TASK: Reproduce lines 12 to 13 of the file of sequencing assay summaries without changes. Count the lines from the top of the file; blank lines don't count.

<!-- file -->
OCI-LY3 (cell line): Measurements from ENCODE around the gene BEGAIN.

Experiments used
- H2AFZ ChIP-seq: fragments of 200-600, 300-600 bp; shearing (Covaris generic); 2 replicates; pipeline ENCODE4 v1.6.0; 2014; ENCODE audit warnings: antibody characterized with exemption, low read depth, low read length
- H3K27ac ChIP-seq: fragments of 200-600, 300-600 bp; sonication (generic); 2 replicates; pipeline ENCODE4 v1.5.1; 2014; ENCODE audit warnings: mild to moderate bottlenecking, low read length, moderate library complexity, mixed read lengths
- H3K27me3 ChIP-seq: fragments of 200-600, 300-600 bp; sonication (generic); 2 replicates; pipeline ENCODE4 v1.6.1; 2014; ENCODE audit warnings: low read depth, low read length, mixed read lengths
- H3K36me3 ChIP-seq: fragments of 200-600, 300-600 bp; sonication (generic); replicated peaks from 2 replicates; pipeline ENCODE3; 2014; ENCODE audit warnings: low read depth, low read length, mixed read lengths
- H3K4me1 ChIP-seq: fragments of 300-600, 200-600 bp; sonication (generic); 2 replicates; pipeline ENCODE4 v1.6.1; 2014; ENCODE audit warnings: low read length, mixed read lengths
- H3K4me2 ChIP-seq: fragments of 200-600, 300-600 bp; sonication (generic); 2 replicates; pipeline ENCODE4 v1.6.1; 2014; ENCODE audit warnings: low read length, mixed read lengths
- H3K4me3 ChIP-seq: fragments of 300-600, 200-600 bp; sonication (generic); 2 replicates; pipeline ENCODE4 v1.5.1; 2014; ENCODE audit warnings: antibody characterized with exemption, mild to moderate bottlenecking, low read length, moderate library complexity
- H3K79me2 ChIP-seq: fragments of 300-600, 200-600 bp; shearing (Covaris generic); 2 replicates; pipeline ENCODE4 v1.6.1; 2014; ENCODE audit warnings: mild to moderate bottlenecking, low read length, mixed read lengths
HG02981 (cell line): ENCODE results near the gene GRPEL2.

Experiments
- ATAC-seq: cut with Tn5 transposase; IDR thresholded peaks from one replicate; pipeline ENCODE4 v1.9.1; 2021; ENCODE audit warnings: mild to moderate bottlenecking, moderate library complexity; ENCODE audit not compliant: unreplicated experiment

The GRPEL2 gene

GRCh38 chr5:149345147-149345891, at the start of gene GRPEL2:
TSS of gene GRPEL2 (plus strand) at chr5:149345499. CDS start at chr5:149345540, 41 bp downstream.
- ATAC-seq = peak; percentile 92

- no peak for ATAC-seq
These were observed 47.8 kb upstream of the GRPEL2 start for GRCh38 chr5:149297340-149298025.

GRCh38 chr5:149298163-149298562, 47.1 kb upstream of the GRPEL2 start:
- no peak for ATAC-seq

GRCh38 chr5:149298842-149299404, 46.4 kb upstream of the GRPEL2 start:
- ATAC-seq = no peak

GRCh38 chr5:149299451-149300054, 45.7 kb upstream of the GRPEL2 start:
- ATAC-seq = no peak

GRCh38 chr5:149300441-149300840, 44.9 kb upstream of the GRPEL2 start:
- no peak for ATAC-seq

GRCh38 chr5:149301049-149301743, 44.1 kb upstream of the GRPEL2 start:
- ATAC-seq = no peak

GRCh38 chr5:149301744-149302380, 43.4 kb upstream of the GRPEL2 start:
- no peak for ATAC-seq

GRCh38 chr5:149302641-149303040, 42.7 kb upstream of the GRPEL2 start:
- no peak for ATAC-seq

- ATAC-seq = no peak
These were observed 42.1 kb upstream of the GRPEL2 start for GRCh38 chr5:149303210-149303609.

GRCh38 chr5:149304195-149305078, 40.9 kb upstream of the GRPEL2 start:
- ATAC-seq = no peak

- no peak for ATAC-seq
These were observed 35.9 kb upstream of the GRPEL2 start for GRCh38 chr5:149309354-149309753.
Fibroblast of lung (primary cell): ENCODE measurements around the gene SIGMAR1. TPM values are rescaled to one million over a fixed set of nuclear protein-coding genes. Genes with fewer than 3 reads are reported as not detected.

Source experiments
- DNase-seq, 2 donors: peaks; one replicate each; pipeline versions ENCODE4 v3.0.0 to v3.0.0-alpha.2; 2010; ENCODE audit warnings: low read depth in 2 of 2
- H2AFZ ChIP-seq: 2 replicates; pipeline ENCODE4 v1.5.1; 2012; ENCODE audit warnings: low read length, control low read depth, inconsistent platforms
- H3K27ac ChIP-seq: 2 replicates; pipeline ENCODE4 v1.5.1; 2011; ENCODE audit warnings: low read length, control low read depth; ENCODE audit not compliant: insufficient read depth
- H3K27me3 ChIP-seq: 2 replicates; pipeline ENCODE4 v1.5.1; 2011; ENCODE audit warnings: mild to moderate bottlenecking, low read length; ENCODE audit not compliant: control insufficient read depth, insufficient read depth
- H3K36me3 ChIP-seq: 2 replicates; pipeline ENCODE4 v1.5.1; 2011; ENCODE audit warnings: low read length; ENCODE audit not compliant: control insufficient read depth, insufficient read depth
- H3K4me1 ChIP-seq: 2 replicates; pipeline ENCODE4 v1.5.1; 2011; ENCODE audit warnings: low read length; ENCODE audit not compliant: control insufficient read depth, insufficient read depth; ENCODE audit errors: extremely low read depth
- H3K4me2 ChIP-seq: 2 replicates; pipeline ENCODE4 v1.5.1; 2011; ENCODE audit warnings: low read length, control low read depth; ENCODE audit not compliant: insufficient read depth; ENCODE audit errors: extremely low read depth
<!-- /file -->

Experiments
- ATAC-seq: cut with Tn5 transposase; IDR thresholded peaks from one replicate; pipeline ENCODE4 v1.9.1; 2021; ENCODE audit warnings: mild to moderate bottlenecking, moderate library complexity; ENCODE audit not compliant: unreplicated experiment